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MARTIN, C. L. (2002). Delusional Misidentification and Reduplicative Phenomena: an Introduction. National Undergraduate Research Clearinghouse, 5. Available online at http://www.webclearinghouse.net/volume/. Retrieved September 28, 2023 .

Delusional Misidentification and Reduplicative Phenomena: an Introduction

Sponsored by: GARY FISK (gdf@canes.gsw.edu)
Delusional Misidentification Syndromes and Reduplicative phenomena, including Cotardís delusion, Fregoliís delusion, and the more familiar Capgras delusion, are explored from an introductory standpoint. These bizarre and fascinating conditions are demystified with a simple review of pertinent literature. The research indicates that this strange symptomatology can be reasonably explained by referring to specific loci of damage in the brain. Though delusional misidentification and reduplicative phenomena are rare, they do provide insight into several facets of neuroanatomy and biopsychology.

The field of neuroscience may lay claim to some of the most bizarre conditions of medicine and psychology alike. From Aspergerís syndrome to Wernickeís aphasia, there is certainly no shortage of the strange and surreal in neuropsychology; mere mention of the alien hand phenomenon may elicit raised eyebrows and hearty skepticism. Within the realm of delusional misidentification and reduplicative phenomena, disorders range from the mildly peculiar, as in temporal reduplication or a prolonged dťjŗ vu, to the flat-out fantastic, as in Cotardís delusion, a personís belief that they (themselves) are dead (Weinstein, 1996). These delusions of reduplication require neuroscientists to engage in a level of sleuthing that would likely impress even Sherlock Holmes. Though characterized by unique and bizarre symptomatology, delusional misidentification may be a logical manifestation of damage to specific areas of the brain.Among cases of delusional misidentification, many are caused by known physiological etiologies (Breen, Caine, Coltheart, Hendy, & Roberts, 2000; Luzatti & Verga; 1996; Ramachandran & Blakeslee, 1998; Weinstein, 1996). Focusing on the neurological bases, these delusions can result from traumatic brain injury, brain tumor, aneurysm, stroke, epilepsy, Alzheimerís disease, and other brain lesions (Weinstein, 1996). Most often it is damage to the right cerebral hemisphere, as demonstrated by brain imaging and neuropsychological testing, that leads to misidentification syndromes; although, bilateral pathology has also been implicated (Breen, et al., 2000; Pisani, Marra, & Silveri, 2000; Young, 2000). Because cracking the mysteries of reduplicative phenomena in the biological sense is a relatively new endeavor, the theories are rapidly evolving, undergoing constant revision and refinement. For this reason, it is hard to pinpoint one widely accepted theory of misidentification; however, recent works by Young, Ramachandran, and others have given creative and plausible insight into the neurological origins of delusional misidentification and reduplicative phenomena (Ramachandran & Blakeslee, 1998; Young, 2000). So what is delusional misidentification exactly? The answers arenít perfectly clear, but the names may be good place to start. Reduplicative misidentification syndrome, delusional misidentification syndrome, and reduplicative phenomena are all phrases used to describe certain delusions of times, places, objects, persons, including the Ďselfí, and even body parts (Weinstein, 1996). As an example, an affected person might believe that an imposter has replaced his or her spouse. The delusional aspect of these disorders is clear. The emphasis on reduplication, however, is a little murkier. It is referred to as reduplication evidently because the focus of the delusions can be duplicated more than once. That is, there can be more than one imposter, double, or copy (Weinstein, 1996). This is probably a blanket term, though, because in some cases, there is no duplication at all, but more of a transformation. For example, a person with the delusional misidentification syndrome of interemetamorphosis believes that someone has physically changed into someone else, without duplication. There may be a fine line (if any line at all) between the technical differences of these delusions. Additionally, there seems to be no cohesive agreement among researchers with regard to respective definitions or discrete categories; therefore, they are often referred to collectively (Weinstein, 1996; Young, 2000). Reduplicative phenomena contribute to a wide range of symptomatology, and though the different syndromes may occur on a continuum, each has itís own unique manifestations.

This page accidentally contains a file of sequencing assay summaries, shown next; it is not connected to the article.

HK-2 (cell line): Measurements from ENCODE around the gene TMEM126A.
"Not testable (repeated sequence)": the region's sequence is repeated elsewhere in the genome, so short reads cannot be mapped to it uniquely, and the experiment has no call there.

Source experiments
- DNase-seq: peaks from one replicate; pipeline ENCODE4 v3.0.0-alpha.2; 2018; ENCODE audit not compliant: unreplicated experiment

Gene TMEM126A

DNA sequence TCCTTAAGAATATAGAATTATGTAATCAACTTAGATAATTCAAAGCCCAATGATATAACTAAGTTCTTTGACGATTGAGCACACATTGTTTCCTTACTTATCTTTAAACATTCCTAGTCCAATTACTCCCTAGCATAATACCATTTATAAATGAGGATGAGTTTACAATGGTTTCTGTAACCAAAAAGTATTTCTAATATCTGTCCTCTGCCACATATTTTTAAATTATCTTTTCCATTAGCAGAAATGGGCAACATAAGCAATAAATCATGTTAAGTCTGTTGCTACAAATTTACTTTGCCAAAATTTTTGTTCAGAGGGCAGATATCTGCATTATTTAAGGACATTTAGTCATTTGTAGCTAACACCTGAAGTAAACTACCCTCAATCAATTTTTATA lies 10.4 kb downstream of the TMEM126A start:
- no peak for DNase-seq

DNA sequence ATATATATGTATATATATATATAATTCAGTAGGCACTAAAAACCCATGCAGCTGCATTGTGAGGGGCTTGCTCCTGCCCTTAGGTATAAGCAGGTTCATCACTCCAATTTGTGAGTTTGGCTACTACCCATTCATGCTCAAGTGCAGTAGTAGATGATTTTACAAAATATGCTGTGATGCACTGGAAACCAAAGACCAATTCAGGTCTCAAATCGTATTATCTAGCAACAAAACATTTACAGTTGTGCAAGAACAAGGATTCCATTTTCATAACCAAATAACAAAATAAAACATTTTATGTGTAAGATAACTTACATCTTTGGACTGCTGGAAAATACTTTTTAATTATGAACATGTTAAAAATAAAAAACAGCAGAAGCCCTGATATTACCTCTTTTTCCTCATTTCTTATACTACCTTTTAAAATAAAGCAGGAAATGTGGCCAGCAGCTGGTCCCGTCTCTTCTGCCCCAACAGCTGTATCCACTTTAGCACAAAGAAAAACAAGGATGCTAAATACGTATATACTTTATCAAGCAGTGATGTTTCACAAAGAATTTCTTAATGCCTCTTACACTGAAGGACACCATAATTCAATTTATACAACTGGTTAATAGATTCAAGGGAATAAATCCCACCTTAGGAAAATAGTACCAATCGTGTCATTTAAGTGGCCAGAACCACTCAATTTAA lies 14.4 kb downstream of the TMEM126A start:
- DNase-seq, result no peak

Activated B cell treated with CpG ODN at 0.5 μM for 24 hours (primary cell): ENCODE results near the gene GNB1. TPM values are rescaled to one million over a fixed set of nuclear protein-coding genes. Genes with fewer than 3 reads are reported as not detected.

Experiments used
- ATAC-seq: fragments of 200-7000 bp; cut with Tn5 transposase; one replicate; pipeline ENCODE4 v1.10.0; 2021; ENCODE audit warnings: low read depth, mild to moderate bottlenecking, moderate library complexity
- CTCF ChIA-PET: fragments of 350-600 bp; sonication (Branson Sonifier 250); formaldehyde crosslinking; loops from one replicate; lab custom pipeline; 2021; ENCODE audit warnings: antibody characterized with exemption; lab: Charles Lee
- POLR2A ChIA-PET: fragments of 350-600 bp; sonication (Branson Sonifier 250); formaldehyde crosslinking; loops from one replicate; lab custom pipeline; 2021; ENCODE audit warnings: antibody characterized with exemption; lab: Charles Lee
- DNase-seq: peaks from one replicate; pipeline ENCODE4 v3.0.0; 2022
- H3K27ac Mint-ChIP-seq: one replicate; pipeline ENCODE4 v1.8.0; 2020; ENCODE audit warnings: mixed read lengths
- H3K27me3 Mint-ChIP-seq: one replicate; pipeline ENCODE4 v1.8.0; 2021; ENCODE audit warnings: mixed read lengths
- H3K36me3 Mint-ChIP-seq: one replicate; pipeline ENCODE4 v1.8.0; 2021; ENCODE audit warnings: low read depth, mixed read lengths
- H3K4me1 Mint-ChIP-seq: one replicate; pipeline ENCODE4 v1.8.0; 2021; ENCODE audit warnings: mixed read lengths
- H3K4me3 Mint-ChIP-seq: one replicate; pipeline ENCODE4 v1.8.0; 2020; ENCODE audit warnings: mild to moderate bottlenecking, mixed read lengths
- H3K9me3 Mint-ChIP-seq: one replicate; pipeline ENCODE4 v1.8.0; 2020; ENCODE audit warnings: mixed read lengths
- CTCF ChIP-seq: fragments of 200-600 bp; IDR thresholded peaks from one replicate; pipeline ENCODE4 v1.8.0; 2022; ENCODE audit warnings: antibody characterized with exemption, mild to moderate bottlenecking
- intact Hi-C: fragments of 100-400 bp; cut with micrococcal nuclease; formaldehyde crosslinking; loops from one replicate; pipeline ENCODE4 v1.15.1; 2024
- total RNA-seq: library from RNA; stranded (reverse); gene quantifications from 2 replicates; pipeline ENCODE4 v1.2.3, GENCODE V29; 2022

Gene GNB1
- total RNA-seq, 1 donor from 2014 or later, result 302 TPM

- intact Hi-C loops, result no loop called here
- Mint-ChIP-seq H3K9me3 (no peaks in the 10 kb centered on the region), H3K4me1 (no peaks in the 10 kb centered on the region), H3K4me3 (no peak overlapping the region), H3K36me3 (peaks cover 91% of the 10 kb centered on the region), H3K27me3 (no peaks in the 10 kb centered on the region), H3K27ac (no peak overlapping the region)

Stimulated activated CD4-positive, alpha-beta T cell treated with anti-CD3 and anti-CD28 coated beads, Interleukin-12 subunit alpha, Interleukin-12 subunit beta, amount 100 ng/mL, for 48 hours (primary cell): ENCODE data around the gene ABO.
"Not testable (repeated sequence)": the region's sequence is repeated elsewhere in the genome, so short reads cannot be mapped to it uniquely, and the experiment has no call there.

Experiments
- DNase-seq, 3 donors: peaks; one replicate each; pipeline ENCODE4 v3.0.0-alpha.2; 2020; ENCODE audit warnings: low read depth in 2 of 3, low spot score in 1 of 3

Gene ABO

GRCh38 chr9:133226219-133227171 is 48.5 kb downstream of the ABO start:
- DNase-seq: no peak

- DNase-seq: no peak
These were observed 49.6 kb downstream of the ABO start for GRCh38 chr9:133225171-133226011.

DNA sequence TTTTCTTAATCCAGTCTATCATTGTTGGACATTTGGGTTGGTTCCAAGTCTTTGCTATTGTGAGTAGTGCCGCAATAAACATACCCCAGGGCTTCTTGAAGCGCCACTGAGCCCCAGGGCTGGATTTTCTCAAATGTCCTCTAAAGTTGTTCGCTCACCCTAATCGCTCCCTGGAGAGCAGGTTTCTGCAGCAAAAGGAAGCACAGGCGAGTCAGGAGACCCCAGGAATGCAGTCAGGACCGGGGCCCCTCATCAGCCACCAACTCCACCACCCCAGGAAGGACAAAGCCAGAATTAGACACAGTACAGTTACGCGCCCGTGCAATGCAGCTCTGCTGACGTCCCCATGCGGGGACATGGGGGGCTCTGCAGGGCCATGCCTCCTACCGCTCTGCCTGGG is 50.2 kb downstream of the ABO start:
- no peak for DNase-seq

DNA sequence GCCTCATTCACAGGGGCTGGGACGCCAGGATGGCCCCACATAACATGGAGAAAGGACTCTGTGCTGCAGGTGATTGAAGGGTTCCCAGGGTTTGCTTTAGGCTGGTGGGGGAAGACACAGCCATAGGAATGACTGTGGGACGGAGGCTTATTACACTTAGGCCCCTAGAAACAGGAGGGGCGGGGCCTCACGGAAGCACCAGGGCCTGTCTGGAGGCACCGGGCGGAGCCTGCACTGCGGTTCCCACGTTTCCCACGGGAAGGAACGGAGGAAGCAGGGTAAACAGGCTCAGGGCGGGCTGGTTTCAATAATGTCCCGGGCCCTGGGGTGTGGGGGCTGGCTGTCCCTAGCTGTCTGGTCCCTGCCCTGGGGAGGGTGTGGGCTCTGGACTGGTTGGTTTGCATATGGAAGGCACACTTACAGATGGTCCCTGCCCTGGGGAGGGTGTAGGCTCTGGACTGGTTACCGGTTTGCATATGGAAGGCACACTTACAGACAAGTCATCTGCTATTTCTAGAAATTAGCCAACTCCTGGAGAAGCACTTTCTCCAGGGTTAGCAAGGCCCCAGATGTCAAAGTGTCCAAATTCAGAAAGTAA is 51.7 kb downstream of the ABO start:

Patients with the Capgras delusion believe that some people are imposters. After a car accident, a patient named Arthur, was convinced that his parents were imposters, that is, they were not his real parents. As is often the case, the delusion involves only certain people, usually those who are emotionally closest to the patient. In many instances, the person with a misidentification delusion has no animosity toward the purported imposters. Indeed, Arthur, though bewildered at why people would pretend to be his parents, seemed thankful for their care and kindness (Ramachandran & Blakeslee, 1998). Unfortunately, this isnít always the case, as there are several reports of violence and aggression associated with misidentification delusions. One particularly macabre illustration involves decapitation of a man believed to be a robot. The delusional individual cut off the manís head to look for electronic evidence of his theory (Young, 2000).

Fregoliís delusion is characterized by a belief that someone, often someone considered threatening by the patient, is disguised as another person. One patient, Betty, believed that a former lover and his girlfriend were monitoring her. She was convinced that they were occupying neighboring homes and garages, rapidly changing their identities, all in an attempt to prevent her from telling family and friends about her previous affair with the gentleman. Betty thought that these people were stunning masters of disguise, that they could change their facial appearance, clothes, and even their sex at a momentís notice (Ellis & Szulecka, 1996).